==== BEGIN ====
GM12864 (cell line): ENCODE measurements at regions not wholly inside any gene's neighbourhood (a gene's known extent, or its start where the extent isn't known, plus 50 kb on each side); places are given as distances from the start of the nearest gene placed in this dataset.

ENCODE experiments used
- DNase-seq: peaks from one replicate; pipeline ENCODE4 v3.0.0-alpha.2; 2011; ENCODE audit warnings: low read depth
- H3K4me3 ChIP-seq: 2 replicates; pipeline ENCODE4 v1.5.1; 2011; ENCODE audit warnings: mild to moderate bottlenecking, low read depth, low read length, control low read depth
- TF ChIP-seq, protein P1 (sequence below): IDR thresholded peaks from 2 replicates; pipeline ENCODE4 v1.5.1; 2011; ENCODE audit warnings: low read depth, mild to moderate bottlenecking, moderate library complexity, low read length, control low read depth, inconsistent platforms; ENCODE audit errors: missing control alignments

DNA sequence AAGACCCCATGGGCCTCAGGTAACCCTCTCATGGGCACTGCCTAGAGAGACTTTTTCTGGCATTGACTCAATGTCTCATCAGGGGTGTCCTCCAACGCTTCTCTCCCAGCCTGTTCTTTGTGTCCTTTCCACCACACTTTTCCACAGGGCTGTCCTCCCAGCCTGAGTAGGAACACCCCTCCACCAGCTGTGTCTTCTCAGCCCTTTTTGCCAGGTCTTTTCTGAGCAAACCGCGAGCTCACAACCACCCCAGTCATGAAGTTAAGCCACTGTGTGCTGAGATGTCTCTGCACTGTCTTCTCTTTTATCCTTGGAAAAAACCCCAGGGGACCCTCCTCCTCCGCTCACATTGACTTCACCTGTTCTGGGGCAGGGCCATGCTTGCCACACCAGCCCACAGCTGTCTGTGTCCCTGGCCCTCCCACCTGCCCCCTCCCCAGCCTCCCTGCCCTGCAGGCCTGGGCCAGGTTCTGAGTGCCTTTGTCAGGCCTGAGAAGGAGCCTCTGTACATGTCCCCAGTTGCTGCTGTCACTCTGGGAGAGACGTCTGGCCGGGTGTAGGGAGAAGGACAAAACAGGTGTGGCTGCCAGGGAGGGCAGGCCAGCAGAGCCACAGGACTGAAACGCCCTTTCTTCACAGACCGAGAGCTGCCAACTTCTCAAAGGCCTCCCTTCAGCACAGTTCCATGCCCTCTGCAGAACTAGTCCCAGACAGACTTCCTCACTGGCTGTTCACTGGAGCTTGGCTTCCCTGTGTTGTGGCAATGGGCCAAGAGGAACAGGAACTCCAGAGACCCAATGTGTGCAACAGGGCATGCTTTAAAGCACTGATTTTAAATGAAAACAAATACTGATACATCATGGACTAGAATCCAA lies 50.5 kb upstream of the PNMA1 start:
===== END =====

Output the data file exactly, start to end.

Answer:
GM12864 (cell line): ENCODE measurements at regions not wholly inside any gene's neighbourhood (a gene's known extent, or its start where the extent isn't known, plus 50 kb on each side); places are given as distances from the start of the nearest gene placed in this dataset.

ENCODE experiments used
- DNase-seq: peaks from one replicate; pipeline ENCODE4 v3.0.0-alpha.2; 2011; ENCODE audit warnings: low read depth
- H3K4me3 ChIP-seq: 2 replicates; pipeline ENCODE4 v1.5.1; 2011; ENCODE audit warnings: mild to moderate bottlenecking, low read depth, low read length, control low read depth
- TF ChIP-seq, protein P1 (sequence below): IDR thresholded peaks from 2 replicates; pipeline ENCODE4 v1.5.1; 2011; ENCODE audit warnings: low read depth, mild to moderate bottlenecking, moderate library complexity, low read length, control low read depth, inconsistent platforms; ENCODE audit errors: missing control alignments

DNA sequence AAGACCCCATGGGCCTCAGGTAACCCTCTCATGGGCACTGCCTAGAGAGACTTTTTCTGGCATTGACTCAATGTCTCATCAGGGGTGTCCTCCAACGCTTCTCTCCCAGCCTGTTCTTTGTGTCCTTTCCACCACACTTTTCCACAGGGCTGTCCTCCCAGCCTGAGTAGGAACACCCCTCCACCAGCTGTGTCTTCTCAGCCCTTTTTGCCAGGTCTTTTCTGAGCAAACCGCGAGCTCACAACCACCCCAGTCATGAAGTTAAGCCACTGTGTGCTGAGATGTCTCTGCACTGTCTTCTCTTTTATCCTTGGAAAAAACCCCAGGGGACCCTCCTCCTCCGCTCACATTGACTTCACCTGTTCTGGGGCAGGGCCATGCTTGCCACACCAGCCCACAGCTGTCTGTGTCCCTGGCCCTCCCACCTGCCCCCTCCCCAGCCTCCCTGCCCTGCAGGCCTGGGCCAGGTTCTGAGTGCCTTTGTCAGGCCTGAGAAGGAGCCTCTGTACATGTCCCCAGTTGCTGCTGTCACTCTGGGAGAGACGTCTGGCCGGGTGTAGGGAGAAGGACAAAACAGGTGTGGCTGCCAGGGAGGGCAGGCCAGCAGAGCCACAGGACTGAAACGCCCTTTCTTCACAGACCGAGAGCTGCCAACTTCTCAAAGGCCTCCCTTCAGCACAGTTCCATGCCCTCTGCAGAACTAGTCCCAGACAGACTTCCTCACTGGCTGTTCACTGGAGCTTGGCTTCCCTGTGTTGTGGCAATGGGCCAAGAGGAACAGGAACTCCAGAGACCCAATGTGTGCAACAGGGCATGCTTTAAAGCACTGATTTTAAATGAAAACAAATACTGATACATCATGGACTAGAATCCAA lies 50.5 kb upstream of the PNMA1 start: